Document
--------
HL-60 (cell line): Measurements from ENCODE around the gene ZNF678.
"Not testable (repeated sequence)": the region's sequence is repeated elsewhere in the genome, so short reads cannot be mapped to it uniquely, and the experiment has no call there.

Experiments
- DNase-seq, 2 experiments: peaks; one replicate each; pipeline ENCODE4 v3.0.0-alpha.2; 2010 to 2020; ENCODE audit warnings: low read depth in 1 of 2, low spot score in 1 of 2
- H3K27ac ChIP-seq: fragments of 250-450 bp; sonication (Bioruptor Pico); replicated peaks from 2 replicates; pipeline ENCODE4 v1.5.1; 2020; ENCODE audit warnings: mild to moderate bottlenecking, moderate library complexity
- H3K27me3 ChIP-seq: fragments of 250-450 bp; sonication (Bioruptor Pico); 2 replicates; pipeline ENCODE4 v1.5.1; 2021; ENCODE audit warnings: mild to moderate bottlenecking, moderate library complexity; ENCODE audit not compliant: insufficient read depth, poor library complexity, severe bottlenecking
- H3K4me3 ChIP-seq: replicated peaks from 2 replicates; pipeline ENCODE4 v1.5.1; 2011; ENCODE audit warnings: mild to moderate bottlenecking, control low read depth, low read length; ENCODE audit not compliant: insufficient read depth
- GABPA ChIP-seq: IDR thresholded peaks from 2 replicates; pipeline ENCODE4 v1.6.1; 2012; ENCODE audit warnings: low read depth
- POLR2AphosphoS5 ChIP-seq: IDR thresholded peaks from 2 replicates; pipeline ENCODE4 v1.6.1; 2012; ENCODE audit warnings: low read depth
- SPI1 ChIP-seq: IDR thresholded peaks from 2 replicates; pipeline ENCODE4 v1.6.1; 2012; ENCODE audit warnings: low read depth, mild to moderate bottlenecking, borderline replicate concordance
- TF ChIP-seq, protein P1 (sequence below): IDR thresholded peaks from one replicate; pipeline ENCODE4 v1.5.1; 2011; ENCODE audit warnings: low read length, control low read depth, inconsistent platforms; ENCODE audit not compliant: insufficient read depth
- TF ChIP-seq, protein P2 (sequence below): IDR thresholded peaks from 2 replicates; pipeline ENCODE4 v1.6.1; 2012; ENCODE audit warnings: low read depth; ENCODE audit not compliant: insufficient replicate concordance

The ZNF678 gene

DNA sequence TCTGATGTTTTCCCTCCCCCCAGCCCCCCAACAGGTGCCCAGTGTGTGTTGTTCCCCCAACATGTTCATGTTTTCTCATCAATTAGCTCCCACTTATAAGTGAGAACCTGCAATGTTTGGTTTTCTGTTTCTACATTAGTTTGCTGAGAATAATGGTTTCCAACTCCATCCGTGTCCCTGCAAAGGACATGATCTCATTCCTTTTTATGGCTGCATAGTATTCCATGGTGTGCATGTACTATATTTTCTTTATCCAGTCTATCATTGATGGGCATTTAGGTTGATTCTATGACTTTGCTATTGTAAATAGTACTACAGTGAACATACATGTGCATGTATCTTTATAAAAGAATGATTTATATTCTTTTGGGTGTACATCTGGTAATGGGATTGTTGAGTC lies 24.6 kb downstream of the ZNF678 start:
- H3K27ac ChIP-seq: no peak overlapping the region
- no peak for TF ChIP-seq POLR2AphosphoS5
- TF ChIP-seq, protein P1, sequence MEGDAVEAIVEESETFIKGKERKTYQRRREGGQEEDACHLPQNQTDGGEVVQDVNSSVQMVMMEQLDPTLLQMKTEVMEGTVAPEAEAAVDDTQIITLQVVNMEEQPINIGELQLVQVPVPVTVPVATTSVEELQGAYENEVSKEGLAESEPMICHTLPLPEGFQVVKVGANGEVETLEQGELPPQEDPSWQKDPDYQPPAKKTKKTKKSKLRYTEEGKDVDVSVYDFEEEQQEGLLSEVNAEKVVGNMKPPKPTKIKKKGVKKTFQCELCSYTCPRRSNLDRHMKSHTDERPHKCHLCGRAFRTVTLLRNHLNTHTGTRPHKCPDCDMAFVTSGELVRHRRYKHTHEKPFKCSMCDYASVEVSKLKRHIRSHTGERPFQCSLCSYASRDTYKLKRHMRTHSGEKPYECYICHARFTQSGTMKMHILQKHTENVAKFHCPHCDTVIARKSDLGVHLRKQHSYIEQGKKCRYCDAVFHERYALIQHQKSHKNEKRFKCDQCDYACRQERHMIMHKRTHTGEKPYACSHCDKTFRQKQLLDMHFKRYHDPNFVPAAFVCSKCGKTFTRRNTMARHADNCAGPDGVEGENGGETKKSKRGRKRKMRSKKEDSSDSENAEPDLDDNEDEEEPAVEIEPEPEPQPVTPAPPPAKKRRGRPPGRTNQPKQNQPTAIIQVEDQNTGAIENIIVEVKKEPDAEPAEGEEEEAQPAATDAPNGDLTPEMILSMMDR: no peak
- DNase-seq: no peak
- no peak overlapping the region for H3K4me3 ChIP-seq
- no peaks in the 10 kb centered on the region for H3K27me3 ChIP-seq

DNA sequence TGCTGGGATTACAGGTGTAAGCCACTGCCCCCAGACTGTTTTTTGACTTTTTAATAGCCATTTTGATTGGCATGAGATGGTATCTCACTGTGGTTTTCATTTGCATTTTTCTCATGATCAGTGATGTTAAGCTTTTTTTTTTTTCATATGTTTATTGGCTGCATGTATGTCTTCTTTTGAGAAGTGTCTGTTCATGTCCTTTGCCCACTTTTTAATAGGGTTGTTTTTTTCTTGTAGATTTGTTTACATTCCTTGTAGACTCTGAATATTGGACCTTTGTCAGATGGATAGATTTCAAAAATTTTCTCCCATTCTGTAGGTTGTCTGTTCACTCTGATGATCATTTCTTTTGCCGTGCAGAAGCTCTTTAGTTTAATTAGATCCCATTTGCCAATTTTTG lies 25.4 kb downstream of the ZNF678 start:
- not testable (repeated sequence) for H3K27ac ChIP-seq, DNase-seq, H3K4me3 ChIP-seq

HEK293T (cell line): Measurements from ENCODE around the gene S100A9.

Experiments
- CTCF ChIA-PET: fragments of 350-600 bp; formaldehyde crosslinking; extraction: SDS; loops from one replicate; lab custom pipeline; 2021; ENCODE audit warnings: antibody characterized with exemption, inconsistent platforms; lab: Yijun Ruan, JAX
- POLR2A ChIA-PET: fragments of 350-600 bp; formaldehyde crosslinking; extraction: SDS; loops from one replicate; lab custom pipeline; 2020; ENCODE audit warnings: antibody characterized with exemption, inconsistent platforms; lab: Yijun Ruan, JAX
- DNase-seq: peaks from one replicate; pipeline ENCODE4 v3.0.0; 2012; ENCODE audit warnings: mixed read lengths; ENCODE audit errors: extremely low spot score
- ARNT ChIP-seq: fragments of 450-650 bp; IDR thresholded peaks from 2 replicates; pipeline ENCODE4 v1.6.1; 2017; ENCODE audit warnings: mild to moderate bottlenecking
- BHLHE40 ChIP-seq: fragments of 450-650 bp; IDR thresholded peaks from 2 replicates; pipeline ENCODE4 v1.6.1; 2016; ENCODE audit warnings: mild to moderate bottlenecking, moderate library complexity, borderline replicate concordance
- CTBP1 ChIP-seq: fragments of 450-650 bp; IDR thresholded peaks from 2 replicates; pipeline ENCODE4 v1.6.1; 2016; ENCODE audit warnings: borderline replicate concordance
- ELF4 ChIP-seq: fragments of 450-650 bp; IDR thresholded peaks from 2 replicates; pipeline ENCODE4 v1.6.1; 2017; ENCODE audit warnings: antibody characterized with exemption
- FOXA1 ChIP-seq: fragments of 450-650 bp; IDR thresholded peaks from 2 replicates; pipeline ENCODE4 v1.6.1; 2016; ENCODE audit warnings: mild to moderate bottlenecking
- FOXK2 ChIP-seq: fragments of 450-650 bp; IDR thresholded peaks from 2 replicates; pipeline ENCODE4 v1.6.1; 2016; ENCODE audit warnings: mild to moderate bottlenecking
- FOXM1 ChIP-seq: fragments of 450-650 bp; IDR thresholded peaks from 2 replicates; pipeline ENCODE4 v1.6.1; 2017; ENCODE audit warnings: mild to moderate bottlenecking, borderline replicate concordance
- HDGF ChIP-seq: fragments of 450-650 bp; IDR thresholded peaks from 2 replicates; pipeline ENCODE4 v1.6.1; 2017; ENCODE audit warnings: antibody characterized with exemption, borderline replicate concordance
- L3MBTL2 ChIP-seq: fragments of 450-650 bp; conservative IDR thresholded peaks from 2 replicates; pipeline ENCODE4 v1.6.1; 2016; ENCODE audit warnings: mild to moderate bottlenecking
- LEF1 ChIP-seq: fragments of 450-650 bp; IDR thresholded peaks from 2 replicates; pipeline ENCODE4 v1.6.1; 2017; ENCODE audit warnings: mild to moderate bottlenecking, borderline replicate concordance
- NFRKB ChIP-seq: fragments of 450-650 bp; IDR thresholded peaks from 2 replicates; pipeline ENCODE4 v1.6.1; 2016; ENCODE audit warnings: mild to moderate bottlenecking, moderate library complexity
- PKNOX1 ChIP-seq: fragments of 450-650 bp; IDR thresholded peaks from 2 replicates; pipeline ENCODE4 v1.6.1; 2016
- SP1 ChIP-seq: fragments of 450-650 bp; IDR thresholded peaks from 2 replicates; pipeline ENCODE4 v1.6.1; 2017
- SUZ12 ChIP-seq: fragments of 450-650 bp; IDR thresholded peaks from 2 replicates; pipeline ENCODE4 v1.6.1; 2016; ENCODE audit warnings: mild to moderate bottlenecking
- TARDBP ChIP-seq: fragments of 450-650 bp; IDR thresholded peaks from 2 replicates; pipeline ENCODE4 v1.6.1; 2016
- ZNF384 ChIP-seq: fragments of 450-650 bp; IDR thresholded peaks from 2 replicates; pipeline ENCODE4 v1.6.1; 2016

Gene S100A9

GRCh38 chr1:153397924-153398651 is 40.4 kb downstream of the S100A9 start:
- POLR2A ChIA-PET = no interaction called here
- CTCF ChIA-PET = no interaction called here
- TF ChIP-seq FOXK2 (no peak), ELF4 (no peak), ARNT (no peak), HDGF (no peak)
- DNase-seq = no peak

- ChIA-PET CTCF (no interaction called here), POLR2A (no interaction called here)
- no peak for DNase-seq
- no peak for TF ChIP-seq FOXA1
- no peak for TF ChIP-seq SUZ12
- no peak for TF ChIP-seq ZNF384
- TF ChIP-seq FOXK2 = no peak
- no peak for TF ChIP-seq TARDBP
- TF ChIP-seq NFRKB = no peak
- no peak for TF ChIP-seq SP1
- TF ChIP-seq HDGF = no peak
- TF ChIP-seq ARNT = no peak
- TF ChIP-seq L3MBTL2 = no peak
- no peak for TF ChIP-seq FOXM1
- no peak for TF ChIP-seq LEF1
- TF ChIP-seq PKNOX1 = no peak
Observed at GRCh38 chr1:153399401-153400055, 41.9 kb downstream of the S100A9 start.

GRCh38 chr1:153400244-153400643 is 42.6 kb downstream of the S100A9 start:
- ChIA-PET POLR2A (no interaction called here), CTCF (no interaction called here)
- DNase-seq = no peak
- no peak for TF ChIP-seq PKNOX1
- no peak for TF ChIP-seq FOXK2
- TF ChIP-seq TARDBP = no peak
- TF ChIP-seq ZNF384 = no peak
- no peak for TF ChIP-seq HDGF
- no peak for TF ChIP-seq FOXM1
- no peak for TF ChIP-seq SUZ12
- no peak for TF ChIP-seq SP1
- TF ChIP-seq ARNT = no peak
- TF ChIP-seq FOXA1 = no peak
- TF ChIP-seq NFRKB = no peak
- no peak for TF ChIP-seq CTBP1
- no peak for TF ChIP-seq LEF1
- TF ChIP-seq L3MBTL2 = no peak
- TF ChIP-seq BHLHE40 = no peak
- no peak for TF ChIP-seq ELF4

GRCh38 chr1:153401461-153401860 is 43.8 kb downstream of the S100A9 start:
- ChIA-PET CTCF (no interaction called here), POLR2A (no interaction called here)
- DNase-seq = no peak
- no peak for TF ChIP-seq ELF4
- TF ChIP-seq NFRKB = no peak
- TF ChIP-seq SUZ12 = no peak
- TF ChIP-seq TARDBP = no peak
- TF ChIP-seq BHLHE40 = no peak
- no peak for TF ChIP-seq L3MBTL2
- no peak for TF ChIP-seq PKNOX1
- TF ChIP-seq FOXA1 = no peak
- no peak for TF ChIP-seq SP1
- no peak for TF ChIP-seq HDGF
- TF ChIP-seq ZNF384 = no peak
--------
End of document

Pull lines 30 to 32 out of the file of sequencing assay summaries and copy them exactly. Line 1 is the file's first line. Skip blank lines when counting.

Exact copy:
- CTBP1 ChIP-seq: fragments of 450-650 bp; IDR thresholded peaks from 2 replicates; pipeline ENCODE4 v1.6.1; 2016; ENCODE audit warnings: borderline replicate concordance
- ELF4 ChIP-seq: fragments of 450-650 bp; IDR thresholded peaks from 2 replicates; pipeline ENCODE4 v1.6.1; 2017; ENCODE audit warnings: antibody characterized with exemption
- FOXA1 ChIP-seq: fragments of 450-650 bp; IDR thresholded peaks from 2 replicates; pipeline ENCODE4 v1.6.1; 2016; ENCODE audit warnings: mild to moderate bottlenecking